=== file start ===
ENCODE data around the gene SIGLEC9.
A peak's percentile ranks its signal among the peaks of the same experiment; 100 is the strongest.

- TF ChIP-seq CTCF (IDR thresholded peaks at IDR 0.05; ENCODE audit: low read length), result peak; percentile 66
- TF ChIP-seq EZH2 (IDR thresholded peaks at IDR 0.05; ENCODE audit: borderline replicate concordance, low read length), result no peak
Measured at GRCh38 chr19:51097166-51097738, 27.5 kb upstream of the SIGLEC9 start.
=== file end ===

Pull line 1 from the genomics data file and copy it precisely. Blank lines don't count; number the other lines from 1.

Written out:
ENCODE data around the gene SIGLEC9.